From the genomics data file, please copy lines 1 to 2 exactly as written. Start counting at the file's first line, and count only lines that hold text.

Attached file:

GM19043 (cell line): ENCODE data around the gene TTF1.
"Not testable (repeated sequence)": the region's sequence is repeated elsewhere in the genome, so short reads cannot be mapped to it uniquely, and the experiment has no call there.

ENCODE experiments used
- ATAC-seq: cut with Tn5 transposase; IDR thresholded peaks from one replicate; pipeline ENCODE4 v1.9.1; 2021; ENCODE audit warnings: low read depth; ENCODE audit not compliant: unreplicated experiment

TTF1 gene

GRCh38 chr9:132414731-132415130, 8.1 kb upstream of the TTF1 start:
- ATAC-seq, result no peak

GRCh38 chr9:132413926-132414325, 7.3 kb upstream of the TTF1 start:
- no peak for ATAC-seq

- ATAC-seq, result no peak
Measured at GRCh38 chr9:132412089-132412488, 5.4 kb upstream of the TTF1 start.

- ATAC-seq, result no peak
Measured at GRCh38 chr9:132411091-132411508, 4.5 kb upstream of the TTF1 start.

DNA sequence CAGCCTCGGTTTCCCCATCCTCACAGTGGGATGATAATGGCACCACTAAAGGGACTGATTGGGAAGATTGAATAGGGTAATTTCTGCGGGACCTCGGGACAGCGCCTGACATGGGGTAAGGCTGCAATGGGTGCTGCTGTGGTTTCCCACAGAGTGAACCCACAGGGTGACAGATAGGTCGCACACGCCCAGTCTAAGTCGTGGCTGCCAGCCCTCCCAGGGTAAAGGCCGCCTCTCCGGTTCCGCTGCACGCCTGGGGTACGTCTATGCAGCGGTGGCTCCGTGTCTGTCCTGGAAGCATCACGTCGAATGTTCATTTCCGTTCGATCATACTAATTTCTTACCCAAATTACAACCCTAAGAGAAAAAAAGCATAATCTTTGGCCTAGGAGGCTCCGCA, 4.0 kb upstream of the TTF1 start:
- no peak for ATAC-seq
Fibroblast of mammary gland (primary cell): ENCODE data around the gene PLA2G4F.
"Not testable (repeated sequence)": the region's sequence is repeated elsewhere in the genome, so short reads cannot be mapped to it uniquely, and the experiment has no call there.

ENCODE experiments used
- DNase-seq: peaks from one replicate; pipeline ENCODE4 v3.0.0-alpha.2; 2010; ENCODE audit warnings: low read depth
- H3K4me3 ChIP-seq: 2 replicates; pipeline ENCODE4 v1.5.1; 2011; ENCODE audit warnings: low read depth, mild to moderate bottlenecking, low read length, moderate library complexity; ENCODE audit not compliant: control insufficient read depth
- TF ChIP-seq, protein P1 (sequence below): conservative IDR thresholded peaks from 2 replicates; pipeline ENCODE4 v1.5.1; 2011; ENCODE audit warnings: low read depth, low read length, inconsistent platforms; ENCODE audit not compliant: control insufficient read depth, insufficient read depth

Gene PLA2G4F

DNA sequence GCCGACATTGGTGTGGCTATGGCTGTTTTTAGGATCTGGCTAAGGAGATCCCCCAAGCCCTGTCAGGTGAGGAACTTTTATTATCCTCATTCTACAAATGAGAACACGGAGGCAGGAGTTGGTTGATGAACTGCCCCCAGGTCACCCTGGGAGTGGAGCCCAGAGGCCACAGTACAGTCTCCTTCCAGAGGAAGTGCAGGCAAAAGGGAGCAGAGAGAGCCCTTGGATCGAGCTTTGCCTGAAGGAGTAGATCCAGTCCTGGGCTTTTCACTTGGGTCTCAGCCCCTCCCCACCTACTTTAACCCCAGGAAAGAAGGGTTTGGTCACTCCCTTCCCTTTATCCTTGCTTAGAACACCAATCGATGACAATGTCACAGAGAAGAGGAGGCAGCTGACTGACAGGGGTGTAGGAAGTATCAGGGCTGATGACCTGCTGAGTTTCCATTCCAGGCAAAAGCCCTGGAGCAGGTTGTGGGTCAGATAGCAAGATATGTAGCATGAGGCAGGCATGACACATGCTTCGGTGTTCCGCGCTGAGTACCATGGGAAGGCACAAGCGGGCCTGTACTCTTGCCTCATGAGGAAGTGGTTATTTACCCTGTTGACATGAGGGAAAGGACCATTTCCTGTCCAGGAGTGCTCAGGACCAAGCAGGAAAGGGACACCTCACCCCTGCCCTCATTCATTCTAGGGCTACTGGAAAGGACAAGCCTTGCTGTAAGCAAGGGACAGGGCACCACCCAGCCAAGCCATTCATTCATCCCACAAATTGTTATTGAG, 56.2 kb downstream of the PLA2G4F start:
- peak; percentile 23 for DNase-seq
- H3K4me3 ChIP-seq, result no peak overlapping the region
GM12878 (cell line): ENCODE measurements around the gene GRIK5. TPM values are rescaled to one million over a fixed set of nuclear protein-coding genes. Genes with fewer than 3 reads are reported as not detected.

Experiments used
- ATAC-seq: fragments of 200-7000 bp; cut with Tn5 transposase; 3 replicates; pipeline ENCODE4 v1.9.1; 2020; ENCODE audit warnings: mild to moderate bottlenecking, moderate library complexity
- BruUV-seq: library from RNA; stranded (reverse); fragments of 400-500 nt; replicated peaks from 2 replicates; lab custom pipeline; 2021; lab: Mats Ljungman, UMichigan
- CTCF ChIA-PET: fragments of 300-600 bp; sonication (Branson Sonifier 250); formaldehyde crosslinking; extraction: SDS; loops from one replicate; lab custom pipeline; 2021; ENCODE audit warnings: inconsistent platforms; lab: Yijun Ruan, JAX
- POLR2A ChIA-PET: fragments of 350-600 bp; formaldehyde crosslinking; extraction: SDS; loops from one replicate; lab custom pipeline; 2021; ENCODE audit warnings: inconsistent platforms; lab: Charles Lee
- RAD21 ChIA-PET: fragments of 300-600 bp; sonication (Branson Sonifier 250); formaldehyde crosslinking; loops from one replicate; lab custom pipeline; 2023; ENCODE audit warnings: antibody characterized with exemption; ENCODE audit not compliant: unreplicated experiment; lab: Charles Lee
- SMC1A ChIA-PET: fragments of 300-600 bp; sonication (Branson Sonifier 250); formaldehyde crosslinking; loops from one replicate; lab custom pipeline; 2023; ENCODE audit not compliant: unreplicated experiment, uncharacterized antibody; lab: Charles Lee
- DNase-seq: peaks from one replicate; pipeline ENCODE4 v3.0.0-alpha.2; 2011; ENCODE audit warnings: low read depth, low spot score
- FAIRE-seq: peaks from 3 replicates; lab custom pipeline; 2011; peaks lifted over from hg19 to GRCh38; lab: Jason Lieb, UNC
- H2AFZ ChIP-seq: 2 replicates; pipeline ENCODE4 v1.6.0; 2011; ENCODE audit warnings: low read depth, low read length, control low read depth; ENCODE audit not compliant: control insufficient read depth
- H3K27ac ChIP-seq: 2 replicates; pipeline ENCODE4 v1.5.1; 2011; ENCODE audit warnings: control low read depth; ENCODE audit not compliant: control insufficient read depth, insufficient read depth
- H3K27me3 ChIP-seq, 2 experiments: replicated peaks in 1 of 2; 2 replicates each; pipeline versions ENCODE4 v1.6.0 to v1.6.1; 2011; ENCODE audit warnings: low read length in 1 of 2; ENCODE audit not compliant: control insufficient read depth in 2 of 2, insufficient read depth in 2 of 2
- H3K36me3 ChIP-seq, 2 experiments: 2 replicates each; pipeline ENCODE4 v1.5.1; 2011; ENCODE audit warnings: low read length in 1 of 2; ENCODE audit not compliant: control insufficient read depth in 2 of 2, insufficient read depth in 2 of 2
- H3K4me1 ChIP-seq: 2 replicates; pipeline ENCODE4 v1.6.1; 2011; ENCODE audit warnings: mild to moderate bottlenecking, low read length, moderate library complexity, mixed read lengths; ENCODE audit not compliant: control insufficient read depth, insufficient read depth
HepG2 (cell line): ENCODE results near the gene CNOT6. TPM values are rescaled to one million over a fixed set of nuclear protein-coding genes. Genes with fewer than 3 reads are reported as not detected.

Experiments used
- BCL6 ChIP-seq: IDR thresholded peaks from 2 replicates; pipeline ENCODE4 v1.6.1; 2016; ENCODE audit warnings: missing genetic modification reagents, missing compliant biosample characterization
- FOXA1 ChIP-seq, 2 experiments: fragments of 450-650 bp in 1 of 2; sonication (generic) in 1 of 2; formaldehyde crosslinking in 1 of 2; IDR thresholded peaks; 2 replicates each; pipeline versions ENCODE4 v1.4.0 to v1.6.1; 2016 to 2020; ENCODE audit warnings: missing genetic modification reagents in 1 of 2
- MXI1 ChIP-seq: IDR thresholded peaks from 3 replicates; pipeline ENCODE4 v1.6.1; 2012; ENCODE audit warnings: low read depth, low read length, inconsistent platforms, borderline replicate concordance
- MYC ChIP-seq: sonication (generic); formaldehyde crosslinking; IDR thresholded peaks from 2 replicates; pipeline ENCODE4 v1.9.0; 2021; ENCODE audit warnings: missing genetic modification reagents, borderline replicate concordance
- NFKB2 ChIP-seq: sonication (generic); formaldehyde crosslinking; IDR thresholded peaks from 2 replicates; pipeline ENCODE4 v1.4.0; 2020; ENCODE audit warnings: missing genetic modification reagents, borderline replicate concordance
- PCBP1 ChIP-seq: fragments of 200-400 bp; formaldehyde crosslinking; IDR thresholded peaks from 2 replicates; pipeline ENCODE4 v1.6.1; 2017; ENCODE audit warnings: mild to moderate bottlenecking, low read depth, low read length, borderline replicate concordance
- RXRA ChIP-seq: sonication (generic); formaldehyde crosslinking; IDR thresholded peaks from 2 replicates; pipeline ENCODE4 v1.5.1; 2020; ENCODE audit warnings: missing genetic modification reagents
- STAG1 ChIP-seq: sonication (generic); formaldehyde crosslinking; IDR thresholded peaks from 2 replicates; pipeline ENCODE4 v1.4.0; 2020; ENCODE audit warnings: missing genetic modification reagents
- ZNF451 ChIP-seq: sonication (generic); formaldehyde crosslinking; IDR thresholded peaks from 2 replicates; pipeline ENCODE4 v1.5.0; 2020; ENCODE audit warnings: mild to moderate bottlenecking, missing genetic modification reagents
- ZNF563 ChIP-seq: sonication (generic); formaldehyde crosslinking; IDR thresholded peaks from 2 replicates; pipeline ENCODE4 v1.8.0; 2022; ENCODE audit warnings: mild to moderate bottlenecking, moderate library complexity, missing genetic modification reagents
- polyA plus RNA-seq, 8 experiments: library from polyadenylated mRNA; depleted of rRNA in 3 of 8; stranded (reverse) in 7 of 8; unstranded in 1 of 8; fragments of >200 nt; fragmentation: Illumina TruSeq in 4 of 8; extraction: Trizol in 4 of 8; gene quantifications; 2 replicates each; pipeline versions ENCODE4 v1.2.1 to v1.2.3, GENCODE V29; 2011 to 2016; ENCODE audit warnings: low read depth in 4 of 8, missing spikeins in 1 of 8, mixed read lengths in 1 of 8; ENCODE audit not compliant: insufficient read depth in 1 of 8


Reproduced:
GM19043 (cell line): ENCODE data around the gene TTF1.
"Not testable (repeated sequence)": the region's sequence is repeated elsewhere in the genome, so short reads cannot be mapped to it uniquely, and the experiment has no call there.